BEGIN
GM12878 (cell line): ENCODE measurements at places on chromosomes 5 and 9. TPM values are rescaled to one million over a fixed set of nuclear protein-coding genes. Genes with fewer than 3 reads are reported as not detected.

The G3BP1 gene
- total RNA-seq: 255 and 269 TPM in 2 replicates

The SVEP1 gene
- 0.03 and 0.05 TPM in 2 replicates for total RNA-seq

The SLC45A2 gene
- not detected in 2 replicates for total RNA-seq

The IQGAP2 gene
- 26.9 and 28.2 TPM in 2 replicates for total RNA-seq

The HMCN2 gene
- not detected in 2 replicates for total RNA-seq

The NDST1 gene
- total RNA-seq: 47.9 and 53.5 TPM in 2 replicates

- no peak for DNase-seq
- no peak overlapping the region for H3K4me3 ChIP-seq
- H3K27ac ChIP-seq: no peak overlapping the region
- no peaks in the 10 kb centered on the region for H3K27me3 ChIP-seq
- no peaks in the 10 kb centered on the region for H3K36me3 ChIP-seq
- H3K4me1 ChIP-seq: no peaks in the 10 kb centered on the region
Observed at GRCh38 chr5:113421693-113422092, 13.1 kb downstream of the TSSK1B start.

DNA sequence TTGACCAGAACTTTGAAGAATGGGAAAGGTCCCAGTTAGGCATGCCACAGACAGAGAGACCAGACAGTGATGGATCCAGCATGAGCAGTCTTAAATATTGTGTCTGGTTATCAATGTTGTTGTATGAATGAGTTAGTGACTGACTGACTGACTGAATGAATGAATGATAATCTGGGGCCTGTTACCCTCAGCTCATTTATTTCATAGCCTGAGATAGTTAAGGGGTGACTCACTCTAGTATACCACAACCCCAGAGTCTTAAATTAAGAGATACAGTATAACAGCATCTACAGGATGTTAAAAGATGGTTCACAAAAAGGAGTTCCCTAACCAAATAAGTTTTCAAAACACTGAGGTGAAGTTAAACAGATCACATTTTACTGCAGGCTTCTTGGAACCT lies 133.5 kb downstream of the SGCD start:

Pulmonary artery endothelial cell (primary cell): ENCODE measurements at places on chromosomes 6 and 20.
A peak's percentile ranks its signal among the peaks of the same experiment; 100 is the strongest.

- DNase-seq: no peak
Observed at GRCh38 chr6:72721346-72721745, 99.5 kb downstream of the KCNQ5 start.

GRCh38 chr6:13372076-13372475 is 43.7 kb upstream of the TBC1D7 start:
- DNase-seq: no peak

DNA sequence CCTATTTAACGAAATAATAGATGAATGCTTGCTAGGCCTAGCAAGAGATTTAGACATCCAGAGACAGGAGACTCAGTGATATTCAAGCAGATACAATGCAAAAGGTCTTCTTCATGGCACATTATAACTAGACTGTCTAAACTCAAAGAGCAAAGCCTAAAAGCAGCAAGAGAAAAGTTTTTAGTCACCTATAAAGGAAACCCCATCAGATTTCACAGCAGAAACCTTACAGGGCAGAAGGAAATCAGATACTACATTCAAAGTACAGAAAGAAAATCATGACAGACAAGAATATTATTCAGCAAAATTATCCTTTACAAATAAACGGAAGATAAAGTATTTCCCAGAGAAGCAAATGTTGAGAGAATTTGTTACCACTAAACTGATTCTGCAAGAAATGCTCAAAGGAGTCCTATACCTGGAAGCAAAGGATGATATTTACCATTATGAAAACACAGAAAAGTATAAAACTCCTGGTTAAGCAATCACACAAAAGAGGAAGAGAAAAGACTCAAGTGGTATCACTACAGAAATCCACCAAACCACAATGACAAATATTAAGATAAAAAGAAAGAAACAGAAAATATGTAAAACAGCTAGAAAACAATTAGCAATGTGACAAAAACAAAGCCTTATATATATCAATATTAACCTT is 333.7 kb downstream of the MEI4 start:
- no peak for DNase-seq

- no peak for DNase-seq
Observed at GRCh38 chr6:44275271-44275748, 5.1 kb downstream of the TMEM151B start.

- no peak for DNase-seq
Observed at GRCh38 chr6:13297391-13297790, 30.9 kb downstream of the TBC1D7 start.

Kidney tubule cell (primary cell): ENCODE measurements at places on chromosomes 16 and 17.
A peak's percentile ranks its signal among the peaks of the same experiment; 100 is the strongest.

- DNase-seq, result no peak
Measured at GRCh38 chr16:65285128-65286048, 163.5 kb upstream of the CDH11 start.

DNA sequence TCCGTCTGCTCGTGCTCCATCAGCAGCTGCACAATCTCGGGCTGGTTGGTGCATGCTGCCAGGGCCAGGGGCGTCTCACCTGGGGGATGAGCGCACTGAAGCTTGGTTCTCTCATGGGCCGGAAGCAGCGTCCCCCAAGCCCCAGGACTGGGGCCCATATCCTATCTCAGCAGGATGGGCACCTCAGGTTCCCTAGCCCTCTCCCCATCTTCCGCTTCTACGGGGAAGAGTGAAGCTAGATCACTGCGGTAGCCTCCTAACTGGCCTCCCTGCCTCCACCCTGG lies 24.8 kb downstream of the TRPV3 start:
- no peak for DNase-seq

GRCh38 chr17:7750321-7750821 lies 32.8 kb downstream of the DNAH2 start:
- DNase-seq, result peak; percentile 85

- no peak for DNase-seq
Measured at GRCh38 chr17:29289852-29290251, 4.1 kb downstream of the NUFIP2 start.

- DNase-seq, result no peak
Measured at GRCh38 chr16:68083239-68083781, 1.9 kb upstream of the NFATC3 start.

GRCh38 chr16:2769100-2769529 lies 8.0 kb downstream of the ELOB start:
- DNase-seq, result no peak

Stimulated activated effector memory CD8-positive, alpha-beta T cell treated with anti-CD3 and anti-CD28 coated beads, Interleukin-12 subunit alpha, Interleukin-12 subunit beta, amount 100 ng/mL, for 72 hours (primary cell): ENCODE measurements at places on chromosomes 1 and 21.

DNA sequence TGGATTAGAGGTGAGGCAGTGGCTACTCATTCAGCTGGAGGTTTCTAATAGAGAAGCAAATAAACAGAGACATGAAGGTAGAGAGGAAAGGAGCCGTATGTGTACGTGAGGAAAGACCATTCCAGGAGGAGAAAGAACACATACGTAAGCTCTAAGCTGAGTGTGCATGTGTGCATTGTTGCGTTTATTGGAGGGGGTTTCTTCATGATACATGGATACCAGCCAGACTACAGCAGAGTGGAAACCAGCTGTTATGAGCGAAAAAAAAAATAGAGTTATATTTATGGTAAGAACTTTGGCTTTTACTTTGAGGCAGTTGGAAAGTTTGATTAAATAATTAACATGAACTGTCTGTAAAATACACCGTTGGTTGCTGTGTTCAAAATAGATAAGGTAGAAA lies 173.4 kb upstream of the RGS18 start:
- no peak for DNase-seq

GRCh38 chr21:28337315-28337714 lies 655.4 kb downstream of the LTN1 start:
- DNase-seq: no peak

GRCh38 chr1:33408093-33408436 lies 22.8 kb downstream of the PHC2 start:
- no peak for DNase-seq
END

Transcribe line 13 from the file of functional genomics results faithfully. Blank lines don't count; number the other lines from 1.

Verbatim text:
- total RNA-seq: 47.9 and 53.5 TPM in 2 replicates